This has to have been one of the most stressful and hysterical set of three days in my experience. Dealing with cancer in the family is bad enough. Dealing with cancer in TWO members of the family seems really over the top.
But they're Scats. So...
Scat number one has decided on a "quiet" protest. It works like this. If he has to endure chemo, then he's not wearing his hearing aids. This means he's stone, cold deaf. So, if he wants to start a conversation, he does...right in the middle of the one you're already having. If he wants to watch a movie, he does, and turns the volume up all the way making the whole house unbearable even when I wear my hearing protection from the shooting range. It's only natural for a deaf person to speak at a level they can hear, so when he speaks, it's like E.F. Hutton...people listen...because they have to. If you've been sitting quietly and he sneaks up closely behind you (he's not one for personal space--another deaf characteristic) and begins speaking, you'll most likely levitate three feet before you can help yourself. He's always been ornery. It's been increasing with age. This is bringing it out in him in subtle, but distinct ways.
Scat number two made her turn to the cantankerous side by proclamation. I was seated with her in their private seating area when she announced that she had decided to "pout and gripe and moan." Anyone who knows her knows this is totally against her nature and, truly, she hasn't pouted, griped, or moaned by definition but she has made a definite turn to the cantankerous side. Her surgery came off without a hitch this Monday and it was my pleasure (and a hoot to boot) to sit with her on Tuesday. I was there with her for twenty minutes after her surgery during which she proclaimed the nasal oxygen canula "unnecessary" (it was replaced within the hour and accompanied by a pulse oximeter linked to her PCA pump. Not enough O2 and she got locked out of her little self-controlled pain medicine pump. Talk about putting a bug under her rug. I decided that was a good time to leave.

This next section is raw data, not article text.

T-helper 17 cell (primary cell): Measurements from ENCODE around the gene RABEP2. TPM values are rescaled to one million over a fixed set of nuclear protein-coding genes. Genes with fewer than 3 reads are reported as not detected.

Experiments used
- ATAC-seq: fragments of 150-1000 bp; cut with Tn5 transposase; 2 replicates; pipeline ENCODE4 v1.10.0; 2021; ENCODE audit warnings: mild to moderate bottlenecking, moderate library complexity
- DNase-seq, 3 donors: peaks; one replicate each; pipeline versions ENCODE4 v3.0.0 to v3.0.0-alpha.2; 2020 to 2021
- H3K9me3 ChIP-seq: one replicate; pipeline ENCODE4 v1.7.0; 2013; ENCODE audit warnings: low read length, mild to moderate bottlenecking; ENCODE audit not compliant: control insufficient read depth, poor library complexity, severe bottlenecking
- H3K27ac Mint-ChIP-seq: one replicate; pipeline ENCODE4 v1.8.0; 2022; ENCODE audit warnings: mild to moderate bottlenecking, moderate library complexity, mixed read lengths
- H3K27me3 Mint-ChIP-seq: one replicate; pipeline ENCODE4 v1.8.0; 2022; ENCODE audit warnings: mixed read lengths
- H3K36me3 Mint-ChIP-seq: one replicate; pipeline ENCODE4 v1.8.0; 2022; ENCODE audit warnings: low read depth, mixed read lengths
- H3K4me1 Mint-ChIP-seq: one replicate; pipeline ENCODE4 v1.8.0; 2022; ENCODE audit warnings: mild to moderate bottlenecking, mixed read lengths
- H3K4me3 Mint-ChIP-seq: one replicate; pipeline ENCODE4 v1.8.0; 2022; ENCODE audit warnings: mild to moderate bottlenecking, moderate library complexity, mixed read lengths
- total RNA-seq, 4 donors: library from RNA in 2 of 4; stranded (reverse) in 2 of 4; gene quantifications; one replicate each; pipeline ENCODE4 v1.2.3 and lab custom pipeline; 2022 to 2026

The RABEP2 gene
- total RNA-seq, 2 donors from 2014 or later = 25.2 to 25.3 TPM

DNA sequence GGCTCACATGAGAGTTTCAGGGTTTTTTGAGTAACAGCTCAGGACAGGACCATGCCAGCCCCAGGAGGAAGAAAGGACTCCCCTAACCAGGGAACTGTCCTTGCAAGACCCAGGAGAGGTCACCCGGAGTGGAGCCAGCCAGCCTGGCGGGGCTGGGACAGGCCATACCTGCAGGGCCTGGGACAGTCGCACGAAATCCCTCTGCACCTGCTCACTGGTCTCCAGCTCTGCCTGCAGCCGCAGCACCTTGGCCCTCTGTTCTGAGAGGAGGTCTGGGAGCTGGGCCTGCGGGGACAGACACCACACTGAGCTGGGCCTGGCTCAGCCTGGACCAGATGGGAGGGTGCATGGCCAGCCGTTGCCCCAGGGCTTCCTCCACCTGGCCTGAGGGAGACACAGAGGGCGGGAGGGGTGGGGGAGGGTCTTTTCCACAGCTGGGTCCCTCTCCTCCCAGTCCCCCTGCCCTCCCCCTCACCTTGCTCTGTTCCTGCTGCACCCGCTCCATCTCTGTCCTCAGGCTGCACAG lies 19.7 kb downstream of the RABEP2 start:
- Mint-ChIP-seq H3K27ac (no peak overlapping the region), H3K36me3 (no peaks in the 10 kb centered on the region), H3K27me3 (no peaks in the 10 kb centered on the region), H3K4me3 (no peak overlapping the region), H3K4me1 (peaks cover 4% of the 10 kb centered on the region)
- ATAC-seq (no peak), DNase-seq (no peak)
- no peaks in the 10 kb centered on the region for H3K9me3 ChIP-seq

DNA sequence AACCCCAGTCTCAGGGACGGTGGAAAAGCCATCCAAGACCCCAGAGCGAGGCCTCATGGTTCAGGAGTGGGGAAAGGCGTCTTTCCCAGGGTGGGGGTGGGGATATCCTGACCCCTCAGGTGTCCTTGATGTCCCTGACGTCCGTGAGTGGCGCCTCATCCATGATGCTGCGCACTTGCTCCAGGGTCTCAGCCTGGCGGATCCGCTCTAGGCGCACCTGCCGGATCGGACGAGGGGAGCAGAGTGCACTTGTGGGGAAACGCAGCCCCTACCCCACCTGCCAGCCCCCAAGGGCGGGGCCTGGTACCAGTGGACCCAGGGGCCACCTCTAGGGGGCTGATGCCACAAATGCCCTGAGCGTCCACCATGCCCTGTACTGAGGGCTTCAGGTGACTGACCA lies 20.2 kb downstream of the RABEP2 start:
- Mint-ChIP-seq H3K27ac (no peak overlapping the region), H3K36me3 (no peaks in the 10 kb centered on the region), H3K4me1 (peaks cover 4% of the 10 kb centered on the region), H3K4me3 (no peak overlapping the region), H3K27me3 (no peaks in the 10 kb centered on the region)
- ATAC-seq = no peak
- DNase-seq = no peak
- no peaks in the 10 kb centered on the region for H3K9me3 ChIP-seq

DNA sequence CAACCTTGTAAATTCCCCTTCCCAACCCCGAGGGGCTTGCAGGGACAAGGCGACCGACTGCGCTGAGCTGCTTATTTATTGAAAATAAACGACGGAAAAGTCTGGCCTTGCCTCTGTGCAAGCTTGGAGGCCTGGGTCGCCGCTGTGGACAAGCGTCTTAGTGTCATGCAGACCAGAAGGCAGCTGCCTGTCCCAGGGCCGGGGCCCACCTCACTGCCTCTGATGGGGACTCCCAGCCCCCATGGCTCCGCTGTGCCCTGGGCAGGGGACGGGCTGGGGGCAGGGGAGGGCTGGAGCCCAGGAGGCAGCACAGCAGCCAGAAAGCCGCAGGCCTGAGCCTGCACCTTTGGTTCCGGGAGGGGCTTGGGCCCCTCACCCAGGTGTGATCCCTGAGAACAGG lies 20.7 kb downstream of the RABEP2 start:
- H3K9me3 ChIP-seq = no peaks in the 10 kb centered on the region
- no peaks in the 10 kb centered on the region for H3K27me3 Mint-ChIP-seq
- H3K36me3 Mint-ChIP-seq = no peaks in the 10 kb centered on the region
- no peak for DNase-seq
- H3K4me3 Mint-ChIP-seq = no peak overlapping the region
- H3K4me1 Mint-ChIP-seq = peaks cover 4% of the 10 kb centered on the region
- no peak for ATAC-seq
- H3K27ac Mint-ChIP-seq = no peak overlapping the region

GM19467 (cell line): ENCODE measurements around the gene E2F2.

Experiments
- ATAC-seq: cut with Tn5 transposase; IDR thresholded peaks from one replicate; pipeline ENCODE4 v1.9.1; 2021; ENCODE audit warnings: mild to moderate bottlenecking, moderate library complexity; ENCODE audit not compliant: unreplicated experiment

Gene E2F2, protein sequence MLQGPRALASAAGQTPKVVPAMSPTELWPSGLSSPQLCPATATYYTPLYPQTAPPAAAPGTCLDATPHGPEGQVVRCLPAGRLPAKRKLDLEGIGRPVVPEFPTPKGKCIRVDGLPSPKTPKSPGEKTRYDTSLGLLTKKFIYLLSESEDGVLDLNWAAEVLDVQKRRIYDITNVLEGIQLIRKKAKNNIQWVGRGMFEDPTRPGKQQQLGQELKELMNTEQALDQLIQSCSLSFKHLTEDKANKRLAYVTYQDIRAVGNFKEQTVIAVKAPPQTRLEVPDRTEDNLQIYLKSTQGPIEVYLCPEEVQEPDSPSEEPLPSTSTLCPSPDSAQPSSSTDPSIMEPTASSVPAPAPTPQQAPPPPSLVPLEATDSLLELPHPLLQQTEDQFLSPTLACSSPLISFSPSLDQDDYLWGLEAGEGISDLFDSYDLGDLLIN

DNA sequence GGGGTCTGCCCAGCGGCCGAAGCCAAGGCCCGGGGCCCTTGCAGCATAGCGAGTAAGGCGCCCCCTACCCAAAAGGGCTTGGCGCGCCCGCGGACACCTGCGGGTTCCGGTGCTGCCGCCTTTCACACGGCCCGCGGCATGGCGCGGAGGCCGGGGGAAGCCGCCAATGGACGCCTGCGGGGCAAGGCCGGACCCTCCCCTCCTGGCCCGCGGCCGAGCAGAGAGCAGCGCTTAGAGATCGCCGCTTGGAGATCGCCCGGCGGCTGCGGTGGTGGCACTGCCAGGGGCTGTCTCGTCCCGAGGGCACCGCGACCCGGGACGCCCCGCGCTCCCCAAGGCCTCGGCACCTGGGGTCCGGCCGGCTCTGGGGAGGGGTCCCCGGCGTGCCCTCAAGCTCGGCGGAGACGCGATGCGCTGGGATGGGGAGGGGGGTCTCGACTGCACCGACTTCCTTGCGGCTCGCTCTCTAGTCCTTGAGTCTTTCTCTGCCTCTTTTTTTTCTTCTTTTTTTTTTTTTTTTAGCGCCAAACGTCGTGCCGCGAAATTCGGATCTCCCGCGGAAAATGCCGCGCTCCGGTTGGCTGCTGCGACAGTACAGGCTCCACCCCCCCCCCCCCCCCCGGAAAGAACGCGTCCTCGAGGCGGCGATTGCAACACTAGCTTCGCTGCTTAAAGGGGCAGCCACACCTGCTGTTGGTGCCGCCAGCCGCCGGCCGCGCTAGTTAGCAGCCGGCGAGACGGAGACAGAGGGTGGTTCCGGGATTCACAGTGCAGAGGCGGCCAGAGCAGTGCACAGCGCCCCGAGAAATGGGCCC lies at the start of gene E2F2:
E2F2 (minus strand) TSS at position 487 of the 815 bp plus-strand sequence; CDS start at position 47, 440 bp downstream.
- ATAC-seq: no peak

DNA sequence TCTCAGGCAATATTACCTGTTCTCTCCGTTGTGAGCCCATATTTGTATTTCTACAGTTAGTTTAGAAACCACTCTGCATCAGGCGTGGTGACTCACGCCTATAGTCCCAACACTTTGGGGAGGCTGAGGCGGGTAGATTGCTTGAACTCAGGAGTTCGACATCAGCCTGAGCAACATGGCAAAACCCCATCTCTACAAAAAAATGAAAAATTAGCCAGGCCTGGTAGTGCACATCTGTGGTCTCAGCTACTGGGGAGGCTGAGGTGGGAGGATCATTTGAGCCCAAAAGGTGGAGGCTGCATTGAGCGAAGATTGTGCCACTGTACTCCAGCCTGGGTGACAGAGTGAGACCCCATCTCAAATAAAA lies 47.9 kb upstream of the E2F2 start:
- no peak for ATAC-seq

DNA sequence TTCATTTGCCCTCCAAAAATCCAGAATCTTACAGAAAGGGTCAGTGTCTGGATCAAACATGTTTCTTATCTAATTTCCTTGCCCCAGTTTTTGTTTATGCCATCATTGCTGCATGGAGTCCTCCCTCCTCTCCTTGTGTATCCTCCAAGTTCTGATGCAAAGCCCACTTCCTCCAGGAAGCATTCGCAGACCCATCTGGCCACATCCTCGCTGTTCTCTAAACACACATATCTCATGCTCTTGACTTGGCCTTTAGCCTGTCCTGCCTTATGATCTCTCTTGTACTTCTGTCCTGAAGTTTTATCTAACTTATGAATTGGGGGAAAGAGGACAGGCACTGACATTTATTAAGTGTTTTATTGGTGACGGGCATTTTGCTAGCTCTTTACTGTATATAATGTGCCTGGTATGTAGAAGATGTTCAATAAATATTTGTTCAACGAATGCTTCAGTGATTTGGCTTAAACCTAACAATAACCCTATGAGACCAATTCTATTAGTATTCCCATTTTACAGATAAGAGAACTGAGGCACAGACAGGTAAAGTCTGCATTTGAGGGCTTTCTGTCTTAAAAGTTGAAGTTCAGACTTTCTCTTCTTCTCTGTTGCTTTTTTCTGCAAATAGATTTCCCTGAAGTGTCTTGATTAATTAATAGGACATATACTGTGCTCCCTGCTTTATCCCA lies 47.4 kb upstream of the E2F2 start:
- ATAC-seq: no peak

Day two: She announced that she "rather enjoyed having her meals brought to her on a regular basis without having to do any work." Uh oh. Rhythm (my aunt) and I were admonished to note this announcement. Great. Her surgeon came to see her and her first words were "Where have you been?!" I would think the answer obvious, but nevertheless she had no recollection of seeing him since her pre-op visit and there was no convincing her otherwise. He explained the effects of anesthesia and she very stubbornly informed him that THAT would NEVER happen to HER! He tucked in a very wide grin as he stared at his shoes. A sign had been placed on her door that said "Fall Hazard" and it came with a bracelet. She's a spry old lady and this was just an out-and-out insult. "These people!" "Uf!" So she announced she was ready to go home Wednesday morning. Doc said early Wednesday afternoon.
Day Three: She apparently didn't hear the doc 'cause she was rarin' to go, dressed and ready THIS MORNING. She even forced the nurse to go over all her release instructions. Well, all the ones she had. Called me and made me go to the pharmacy and get her medicine 'cause she'd be home SOON. So I went. And I came back. Then she called and informed me she wasn't going to wear her seat belt on the way home. Under any circumstances. I very politely told her to find another ride. They released her at 3 pm, much to her chagrin, she found her ride, came home, and after a thirty minute nap she has spent the entire evening ordering Scat One around the house like a slave. And THANK GOD SHE HAS!!!! They are currently "enjoying" the most deafening screening of Patch Adams ever shown. After which, yours truly will empty and measure her drains so she can go to sleep (with the peanut gallery telling me how to do it all along the way).
Tomorrow, Turkey Day and I, for one am thankful both GrandScats are still with us...but they sure are funny.
Never a Dull Moment!